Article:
Adventures in Culinary San Francisco

I’m down in San Francisco for a couple of days, having a few meetings and seeing some friends. While here, I’ve had the pleasure of a couple of great meals, with more to come.

After arriving, I checked on Jardiniere, the French/Californian restaurant by Traci Des Jardins. Traci is probably familiar to fans of Iron Chef America, where she appeared in a battle this last season (and did some very interesting dishes). I’ve been going to Jardiniere since shortly after it opened, having experienced her cooking at a private dinner party and Chave Hermitage tasting back in 2000. I wasn’t disappointed – the food is still excellent at Jardiniere, and the wine list is superb: four separate Raveneau Chablis selections are available, for example. I was a little less thrilled by the signature short ribs, but I think this is mostly my issue: braised fatty meats, which can be incredibly tasty, are now the French equivalent of fugu for me — it may be a delicacy, but it can also kill me. So I tend to eat very small portions of it, and feel guilty the whole time. I suspect if I’d ordered the risotto I’d have been happier.

Tuesday I stayed with a friend up in Sonoma, who (despite a full-time career in the software industry) is one of the best Chinese cooks I know. He writes Soup Noodles, an occasional journal (with pictures) of his attempts to interpret and perfect various dishes. If you’re not hungry by the time you read his essay on Chicken with Red Pepper Shreds, there’s not much hope for you. His kitchen was recently remodeled to provide massive BTUs in the stove and dedicated wok burner, and to give him an excellent work flow. We relaxed a bit with the remainder of Monday’s 2003 Raveneau Butteaux from Jardiniere, and then he made a superb spicy halibut with ginger, garlic, hot peppers, and a simple soy/vinegar/rice wine mixture. Gorgeous despite its simplicity. He also marinated cornish game hens (knowing my weakness for small birds) in a big pot of “master sauce” (a topic about which I’ll be researching!), finished with some organic chicken livers to give the sauce body. We drank a 1971 spatlese with this (which regrettably I forgot to write down), and the dregs of the Raveneau.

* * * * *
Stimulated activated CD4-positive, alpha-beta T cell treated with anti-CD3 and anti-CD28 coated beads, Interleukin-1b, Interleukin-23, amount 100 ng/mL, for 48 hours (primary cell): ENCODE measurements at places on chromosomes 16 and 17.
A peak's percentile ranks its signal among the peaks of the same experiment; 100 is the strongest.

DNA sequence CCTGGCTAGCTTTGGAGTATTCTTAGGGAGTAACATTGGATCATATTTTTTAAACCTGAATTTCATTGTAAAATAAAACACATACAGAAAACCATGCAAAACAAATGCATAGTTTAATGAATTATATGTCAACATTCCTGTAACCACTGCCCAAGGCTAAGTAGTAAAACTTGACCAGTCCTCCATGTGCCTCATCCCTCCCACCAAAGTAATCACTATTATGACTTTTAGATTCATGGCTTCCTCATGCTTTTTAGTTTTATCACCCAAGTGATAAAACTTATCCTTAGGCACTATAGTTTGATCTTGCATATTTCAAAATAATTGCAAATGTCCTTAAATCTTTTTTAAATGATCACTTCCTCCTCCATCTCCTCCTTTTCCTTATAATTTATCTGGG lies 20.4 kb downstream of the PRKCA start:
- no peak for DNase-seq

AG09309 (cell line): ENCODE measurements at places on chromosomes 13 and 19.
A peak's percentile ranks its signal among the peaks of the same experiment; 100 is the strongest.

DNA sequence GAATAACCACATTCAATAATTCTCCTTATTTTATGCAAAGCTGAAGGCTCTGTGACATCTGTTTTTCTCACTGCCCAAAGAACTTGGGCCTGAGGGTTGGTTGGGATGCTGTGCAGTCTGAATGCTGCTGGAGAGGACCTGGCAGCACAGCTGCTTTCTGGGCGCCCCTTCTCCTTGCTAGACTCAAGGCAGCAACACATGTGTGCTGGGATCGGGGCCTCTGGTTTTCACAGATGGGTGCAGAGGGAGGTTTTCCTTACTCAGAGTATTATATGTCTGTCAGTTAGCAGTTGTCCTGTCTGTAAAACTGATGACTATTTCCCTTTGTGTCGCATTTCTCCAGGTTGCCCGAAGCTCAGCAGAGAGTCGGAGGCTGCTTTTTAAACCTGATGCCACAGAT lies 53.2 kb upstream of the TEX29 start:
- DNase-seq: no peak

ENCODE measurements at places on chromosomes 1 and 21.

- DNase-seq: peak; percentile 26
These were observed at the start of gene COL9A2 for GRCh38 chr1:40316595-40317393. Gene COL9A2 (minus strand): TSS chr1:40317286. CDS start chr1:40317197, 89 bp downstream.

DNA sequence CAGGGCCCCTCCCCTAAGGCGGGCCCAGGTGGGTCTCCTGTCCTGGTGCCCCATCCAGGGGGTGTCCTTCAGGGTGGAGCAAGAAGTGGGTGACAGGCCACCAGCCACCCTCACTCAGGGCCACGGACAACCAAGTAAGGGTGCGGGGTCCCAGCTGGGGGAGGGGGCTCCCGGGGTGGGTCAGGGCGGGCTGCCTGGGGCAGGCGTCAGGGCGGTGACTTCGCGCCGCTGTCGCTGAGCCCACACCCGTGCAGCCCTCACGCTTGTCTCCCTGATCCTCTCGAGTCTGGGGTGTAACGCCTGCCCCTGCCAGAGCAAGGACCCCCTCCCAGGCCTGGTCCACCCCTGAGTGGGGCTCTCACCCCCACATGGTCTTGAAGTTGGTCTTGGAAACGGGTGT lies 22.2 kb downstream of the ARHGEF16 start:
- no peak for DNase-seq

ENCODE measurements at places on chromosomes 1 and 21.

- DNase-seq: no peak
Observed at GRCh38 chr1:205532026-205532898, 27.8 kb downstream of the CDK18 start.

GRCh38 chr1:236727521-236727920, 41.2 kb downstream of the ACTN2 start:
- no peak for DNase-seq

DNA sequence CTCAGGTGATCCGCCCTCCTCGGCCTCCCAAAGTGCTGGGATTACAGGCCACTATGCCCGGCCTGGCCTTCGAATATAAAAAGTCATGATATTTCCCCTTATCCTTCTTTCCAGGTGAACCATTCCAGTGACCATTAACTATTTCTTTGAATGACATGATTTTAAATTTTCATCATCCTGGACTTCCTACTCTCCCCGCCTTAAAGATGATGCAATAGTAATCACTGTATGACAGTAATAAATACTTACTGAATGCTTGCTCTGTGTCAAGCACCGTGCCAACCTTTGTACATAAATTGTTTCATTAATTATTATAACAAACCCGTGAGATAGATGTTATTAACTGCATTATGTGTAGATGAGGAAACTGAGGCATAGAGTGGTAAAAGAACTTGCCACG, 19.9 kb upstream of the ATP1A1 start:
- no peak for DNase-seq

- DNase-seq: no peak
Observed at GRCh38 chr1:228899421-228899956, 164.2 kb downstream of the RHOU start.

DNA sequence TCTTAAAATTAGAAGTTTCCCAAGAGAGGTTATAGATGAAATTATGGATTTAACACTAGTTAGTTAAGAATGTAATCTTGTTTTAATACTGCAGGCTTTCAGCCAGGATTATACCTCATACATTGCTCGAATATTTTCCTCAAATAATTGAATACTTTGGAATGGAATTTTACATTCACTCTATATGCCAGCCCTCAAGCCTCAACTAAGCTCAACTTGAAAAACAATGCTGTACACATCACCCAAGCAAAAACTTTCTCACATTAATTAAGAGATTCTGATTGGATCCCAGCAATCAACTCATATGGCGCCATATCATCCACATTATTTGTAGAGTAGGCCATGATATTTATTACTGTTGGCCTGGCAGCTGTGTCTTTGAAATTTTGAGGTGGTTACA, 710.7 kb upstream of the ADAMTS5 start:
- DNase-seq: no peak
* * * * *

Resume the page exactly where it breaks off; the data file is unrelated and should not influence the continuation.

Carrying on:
Tonight, he and I, his wife and her mother are going to Chez Panisse for downstairs dinner, accompanied by a couple of wines I brought for the occasion: 1988 Raveneau Butteaux and a 1991 Henri Bonneau Marie Beurrier Chateauneuf. The latter is a weak (to say the least) vintage in CdP, but in the hands of Bonneau we’ve had great wines and more to the point, they’re actually ready to drink — unlike his 1989 and 1990. The official menu for tonight at Chez Panisse is as follows:

An apéritif

Antipasto of eggplant caponata, Parma prosciutto, and wild rocket

Raviolini with ricotta, pecorino, basil, and yellow tomato sauce

Grilled Paine Farm squab with squab liver toast and warm salad of curly endive

and porcini mushrooms

Peach leaf, boysenberry, and nectarine ice cream bombe

We’ll see what last-minute modifications arise but altogether it looks like a terrific evening.